The first thing I saw yesterday was Short Fuse, a collection of horror shorts the Festival had put together. These ranged from the absolutely inexplicable (Thank You, Jesus) to the absolutely awesome (The Unliving), but overall it was a perfectly good way to kill 90 minutes. I hadn’t planned on going into Short Fuse, but when I found myself with a few spare hours to kill and nothing else to do, I finagled my way into the screening. I’m not a “shorts” kinda guy (in apparel or in viewing habits), but I might change my mind on that stance after watching some of these. The undisputed best short of the collection was Curtain, which featured a succubus, a strap-on dildo, and the most hellish lease agreement ever committed to paper. If you somehow manage to get a chance to see Curtain or The Unliving, do so without reservation.
Next, I caught the Mondo screening of An American Werewolf in London (you can read my writeup on that over here), and once that was complete, I wandered outside to wait for the mid-evening screening of Knuckle, the Irish bare-knuckle fighter documentary starring James Quinn McDonagh. I’d run into McDonagh in the parking lot earlier in the day, shaken his hand (the dude’s got a grip that would break a lumberjack’s arm), and wished him well in his fight against Tim League later in the evening (as if he needed it). But once my associate and I exited Werewolf, we decided that we’d like a break, so we opted out of Knuckle at the last minute…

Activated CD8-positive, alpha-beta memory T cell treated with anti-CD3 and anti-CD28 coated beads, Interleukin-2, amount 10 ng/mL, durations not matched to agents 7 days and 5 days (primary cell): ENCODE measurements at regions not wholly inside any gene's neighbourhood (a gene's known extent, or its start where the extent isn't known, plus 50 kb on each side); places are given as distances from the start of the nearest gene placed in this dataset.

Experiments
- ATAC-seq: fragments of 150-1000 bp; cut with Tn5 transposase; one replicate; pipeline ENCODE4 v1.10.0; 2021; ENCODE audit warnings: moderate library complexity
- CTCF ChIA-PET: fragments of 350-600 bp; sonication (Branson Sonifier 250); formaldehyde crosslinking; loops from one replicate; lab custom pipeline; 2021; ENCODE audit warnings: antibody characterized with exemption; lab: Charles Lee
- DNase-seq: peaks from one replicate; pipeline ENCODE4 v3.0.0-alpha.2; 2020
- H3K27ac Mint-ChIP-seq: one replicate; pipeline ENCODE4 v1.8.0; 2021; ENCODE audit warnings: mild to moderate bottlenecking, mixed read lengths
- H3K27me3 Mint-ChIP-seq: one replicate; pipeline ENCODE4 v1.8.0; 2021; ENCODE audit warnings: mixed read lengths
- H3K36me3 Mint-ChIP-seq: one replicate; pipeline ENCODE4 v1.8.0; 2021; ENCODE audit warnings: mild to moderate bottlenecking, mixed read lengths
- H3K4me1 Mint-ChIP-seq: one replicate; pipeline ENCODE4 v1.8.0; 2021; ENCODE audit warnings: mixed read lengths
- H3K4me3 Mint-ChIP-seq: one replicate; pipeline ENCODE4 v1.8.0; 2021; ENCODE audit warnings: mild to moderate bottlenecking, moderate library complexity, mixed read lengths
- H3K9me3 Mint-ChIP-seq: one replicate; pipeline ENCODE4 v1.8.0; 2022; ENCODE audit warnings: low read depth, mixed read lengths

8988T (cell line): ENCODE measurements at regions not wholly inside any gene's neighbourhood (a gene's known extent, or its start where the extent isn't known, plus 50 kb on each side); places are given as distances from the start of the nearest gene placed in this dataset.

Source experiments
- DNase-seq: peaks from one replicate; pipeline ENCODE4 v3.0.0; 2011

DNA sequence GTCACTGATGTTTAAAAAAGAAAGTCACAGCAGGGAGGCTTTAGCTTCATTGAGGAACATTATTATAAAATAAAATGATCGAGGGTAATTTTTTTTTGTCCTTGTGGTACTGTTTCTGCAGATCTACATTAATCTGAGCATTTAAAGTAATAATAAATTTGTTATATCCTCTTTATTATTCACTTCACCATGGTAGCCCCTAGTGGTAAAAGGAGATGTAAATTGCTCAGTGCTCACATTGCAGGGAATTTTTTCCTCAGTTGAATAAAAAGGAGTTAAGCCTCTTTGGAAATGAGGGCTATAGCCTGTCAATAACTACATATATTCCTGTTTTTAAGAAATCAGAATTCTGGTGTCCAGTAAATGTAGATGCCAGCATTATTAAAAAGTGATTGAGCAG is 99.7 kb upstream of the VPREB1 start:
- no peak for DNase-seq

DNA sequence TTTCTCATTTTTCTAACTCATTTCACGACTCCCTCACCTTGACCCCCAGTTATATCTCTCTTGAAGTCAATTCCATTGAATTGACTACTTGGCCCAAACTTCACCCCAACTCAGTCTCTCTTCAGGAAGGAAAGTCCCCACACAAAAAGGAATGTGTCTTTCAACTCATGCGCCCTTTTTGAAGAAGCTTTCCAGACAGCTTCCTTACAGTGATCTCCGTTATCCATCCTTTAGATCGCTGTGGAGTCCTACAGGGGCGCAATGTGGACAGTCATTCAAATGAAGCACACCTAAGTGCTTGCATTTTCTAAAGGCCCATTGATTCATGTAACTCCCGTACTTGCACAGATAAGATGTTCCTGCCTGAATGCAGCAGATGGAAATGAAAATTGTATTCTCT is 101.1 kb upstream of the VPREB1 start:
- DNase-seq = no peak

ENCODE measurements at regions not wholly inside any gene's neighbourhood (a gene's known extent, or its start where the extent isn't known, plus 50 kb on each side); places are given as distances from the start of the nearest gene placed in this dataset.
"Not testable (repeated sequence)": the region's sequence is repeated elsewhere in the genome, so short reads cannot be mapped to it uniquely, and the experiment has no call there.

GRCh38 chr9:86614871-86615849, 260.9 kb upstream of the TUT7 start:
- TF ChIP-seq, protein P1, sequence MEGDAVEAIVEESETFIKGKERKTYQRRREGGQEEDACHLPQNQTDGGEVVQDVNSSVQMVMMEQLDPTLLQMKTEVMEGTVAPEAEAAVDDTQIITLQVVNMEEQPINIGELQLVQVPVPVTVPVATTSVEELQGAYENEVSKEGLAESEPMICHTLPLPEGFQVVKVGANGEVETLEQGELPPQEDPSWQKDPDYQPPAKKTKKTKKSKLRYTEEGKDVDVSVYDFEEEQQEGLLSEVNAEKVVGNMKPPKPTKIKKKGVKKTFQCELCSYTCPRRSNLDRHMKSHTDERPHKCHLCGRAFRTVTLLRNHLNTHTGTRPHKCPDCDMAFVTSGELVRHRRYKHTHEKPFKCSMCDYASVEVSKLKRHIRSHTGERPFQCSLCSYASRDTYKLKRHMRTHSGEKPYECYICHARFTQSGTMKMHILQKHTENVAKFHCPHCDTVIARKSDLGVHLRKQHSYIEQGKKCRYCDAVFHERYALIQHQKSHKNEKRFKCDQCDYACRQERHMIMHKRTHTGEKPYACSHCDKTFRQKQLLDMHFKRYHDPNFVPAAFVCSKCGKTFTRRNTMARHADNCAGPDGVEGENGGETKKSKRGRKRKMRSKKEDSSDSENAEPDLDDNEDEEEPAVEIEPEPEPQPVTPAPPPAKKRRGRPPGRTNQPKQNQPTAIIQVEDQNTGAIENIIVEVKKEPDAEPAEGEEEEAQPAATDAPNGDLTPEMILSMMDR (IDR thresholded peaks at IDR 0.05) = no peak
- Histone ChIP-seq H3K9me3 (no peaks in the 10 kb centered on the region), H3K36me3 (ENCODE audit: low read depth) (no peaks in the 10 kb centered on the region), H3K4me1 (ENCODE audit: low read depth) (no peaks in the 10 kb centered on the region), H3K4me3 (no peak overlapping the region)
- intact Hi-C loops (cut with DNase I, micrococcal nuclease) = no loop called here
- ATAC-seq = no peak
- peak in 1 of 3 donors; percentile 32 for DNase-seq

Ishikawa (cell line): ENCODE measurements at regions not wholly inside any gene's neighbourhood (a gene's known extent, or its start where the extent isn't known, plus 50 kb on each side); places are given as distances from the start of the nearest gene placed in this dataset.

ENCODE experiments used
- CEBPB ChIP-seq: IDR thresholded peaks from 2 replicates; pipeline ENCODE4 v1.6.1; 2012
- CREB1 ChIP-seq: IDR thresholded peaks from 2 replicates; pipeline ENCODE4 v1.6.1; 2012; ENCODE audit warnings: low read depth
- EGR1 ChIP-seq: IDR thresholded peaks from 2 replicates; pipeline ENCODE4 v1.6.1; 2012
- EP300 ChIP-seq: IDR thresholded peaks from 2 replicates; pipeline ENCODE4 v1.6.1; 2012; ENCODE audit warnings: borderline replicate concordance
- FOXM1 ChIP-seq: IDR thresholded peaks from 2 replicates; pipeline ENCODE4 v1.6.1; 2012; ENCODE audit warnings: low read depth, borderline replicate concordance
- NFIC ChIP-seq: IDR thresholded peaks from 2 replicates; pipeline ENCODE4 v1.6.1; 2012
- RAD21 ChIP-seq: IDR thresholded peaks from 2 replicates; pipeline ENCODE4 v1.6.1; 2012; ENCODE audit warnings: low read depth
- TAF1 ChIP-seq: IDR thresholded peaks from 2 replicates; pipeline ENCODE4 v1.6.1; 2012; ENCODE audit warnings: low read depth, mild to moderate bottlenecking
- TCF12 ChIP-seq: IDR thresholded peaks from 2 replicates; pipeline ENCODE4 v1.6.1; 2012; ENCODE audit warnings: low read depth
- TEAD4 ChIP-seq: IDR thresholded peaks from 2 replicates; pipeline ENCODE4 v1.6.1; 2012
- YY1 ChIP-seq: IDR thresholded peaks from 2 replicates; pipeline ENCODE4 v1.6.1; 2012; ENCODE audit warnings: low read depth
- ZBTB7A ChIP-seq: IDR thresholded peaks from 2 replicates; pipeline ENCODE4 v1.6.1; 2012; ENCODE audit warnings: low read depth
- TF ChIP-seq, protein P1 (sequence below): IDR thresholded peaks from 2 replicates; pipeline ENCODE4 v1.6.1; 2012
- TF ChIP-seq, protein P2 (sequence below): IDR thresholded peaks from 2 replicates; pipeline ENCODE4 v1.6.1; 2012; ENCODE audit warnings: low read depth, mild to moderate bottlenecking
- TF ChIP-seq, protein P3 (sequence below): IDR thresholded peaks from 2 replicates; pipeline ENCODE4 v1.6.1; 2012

…and promptly changed our minds, snagging tickets to Urban Explorer instead (much like chaos, indecisiveness reigns at Fantastic Fest). Urban Explorer concerns a group of youths—an American, a Venezuelan, an Asian, and…a French girl? I think?—who head into the massive complex of tunnels below Berlin for an evening of (you guessed it) urban exploring. Of course, things don’t go as they planned, and before long one of the group is injured, people get split up, and the brutal denizens living in the tunnels beneath Berlin come out to greet them. The film’s got a pretty solid look and some really strong performances, but nothing here was “Holy shit, you gotta see this movie” material. In retrospect, I probably should’ve stuck with that Knuckle screening.